Junk File


By Mark Tulin

Maybe there’s a treasure
in my computer junk file.
Maybe I can make it larger
or find the perfect beauty,
I’ve been missing out on all these years.
Maybe, in that swamp of clutter
is a magic cure for low blood sugar,
a new way to relieve my erectile dysfunction,
a solution to belly fat while I’m asleep,
a low-interest loan on that house
in Malibu, the perfect way to meditate
or secure a Carribean timeshare before it’s too late.
Maybe I’ve been neglecting the obvious,
ignoring the truth, or haven’t been listening
to the right kind of advice.

“Writing is a way of figuring out what I see.” – the writer.

The Failings of Beauty


By Toni G.

Beautiful things are often damaged,
said the suicidal peacock one
sunless afternoon. The beauty of my
feathers camouflage my brokenness,
helps me to hide my demented mind.
I sat nodding my head in agreement,
not actually listening to his words for
his beauty had blinded me, and I ached
to devour him, feather by spectacular feather.

Toni G. writes because there’s just so much that needs to be said.

One Night


By Dianne Moritz

Drunk with desire,
she waited
for him to come

home and to bed.
She longed for
his warm breath

on her shoulders,
his strong back
pressed to hers

in welcome sleep.
She pulled open
the window shades

and stood, believing
Man in the Moon
duplicitous as he.

At dawn, she woke
to find his duvet
neatly tucked in.

Dianne Moritz writes to make sense of life and love.

Saturday Morning


By Kelley Morris

Late morning cup of coffee
Favorite blue jeans and
James Taylor t-shirt
Quiet music playing
In the background
My busy thoughts
Speeding toward
The upcoming week
While simultaneously
Revisiting the previous
Another sip of coffee
Suddenly I remember
Today is Saturday
Time to breathe
Slow my thoughts
Allow difficult moments
To become tiny specks
Obscured by splashes
Of bright colors
On a large canvas
A reflective painting
Of the past week
Where encouraging moments
Cause trying ones to fade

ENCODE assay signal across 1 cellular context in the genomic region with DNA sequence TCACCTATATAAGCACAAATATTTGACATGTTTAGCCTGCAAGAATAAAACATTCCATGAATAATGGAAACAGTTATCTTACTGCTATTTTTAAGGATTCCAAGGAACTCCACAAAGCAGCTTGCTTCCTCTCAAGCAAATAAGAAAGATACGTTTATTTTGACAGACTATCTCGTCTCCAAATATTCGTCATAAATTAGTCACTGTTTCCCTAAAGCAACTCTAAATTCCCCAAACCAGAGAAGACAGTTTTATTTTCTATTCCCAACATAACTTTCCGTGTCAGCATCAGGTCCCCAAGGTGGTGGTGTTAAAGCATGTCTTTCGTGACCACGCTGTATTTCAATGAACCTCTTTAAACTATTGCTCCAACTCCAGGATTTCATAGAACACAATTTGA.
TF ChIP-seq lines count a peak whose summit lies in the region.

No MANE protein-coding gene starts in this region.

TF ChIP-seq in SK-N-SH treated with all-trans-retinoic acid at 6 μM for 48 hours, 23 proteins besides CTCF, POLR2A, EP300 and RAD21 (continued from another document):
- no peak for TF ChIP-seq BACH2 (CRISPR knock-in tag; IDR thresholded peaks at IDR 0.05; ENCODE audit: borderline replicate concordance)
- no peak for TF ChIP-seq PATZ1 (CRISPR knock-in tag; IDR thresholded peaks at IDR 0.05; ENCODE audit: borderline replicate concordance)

All on a Saturday morning

Kelley Morris writes because it “helps calm her sometimes over-thinking brain.” She is a wife, mom of three young adults, pianist, and an elementary music teacher. She is most at home when sitting at the piano.

Submit Here


By Dirk Dunbar

If my poem is a commodity
why does the oak outside
call to me? The wind taps
a branch against my pane.
I write because nature is
always communicating.
If you happen to read this,
go outdoors and count
every organism you can.
It might help you question
our social norms. Inside
and out. I am not writing
to please you. Just imagine
swimming in the Red Sea
for no other reason than being
baptized in your own mind.

Dirk Dunbar has been writing poetry for some 50 years, but only recently started sending them to publishers. He loves expressing himself “in ways that cannot be shared in mere academic terms.” Dirk played pro basketball in Europe for nine years and has written four books—two scholarly and two aesthetic/autobiographical.

He Said, She Said


By Dianne Moritz

“If you’re angry,” he said,
“dig deep for the source.”
Must I dance on daddy’s grave?

“Relief for rage,” she said,
“is boxing, karate, running.
Take revenge on terra firma.”

“Try writing,” he said.
“It’s good therapy.”
“Punch pillows,” she said.

Weighing the choices,
I take up the mighty pen …
Writing, righting my life.

With an illusive stab, or two.

Dianne Moritz enjoys capturing brief moments in time, celebrating trials, tribulations, and beauty of life. She dreams of publishing a book of all her drabble.

Locked Out


By John L. Malone

Let me in. Let me in, I say.
You’ve locked me out again.
It’s getting rather late for these sorts of hi-jinx.
Maybe it’s a mistake. I forgive you.
Maybe you hadn’t even noticed I was gone.
But please, just let me in —
You’re my own body, for god’s sake —
So I can get some sleep.

John Malone is a South Australian writer of flash fiction, short stories and poetry. He delights in Literature wherever it is found.